“We change the oil in our car every 3,000 miles,” says Walter Burke. But when it comes to monitoring our health, men can be careless. They read the notices for free health screenings and put it off – for later.
A couple of Sundays ago, at the 7:30 a.m. service, Burke told the congregation at Friendship Missionary Baptist that he's glad he didn't wait. A year earlier, a screening for prostate cancer at the Charlotte church saved his life, he believes. Now, Burke – an active member of Friendship – was back to encourage support for the church's second annual men's health symposium on Sept. 6.
Last year's testing was routine for Burke, 56, who had been getting regular checkups for 11 years.
He didn't give it a thought until he received a certified letter that told him tests revealed elevated PSA levels and recommended he see a urologist. A biopsy later confirmed a diagnosis of prostate cancer.
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Burke told church members of his journey – through research, additional tests and the support of others – that resulted in surgery in March and “an excellent quality of life.” And he encouraged them to reach out beyond the walls of the church to their communities and workplaces with details of next month's health screenings.
The event – sponsored by the 100 Black Men of Greater Charlotte and the Brotherhood of Friendship Missionary Baptist – will feature doctors, registered nurses and health care experts, and will focus on prostate cancer, heart disease, obesity, diabetes and HIV/AIDS.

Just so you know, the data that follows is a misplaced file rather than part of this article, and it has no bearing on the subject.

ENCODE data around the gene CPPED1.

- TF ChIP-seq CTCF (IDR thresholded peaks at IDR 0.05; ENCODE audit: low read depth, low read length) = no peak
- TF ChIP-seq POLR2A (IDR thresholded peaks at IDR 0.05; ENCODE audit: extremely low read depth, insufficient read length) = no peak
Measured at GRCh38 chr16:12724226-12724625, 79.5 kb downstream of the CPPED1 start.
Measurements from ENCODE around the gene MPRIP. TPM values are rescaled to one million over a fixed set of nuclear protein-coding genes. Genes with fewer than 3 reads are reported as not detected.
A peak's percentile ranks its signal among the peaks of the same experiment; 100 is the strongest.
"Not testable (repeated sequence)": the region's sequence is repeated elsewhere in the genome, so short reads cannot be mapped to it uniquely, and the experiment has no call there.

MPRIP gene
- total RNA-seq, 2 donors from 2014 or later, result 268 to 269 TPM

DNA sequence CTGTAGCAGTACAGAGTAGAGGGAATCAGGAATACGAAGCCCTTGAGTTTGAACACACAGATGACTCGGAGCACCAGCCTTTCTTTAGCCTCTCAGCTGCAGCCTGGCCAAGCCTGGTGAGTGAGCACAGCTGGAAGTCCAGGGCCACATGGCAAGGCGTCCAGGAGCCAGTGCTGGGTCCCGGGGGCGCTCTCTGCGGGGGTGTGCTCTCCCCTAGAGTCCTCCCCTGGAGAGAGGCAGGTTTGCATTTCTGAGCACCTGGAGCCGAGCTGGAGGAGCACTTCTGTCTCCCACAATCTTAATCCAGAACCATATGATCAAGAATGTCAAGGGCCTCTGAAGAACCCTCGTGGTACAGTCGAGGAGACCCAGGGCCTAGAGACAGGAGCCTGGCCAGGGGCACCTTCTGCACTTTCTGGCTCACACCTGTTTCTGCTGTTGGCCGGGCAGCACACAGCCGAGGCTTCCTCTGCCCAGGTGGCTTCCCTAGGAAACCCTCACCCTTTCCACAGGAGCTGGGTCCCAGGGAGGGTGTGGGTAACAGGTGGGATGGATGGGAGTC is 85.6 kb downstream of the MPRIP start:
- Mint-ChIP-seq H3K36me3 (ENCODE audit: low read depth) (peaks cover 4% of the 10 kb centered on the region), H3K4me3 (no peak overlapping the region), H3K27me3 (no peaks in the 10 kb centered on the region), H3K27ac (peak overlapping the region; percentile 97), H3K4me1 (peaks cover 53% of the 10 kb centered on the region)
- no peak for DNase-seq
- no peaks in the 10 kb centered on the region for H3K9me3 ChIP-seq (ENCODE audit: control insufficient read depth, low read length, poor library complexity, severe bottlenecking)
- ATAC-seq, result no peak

After his initial diagnosis, Burke combed through books and the Internet to learn everything he could. He e-mailed members of the Charlotte Social Connection, a casual group of African American couples who meet for lunch, and received more than 20 responses from men who shared their own experiences.
“They cleared up or dispelled some of the things I had learned,” he says. “It was profound to find out how common prostate cancer is in both the male population, and at a significantly higher rate in the African American community.” According to the Prostate Cancer Foundation, African American men are 61 percent more likely to develop the disease and are nearly two and a half times as likely to die from it.
Burke sought a second opinion from a urologist/oncologist. Everyone needs to investigate before deciding on a course of treatment, he says.
He also was fortunate to have Lillian, his wife of 14 years, with him at every step. “She was at the dinner table when I received the letter; she was there for each medical appointment, right there at my side.” Burke, who lives Denver, N.C., was able to return to his work as an optician in Charlotte about a month after his surgery.
He discovered a prostate cancer support group at the Buddy Kemp Caring House, 242 Colonial Ave., in Charlotte, the second Monday of each month. Now, Friendship sponsors a support group every second Tuesday, at 3301 Beatties Ford Road, from 6:30 to 8 p.m., open to men and women.
“Right after being truly, truly blessed by my faith in God who guides my life, the next important thing is early detection,” Burke says.
He hopes that this year, men will care for themselves more than their cars.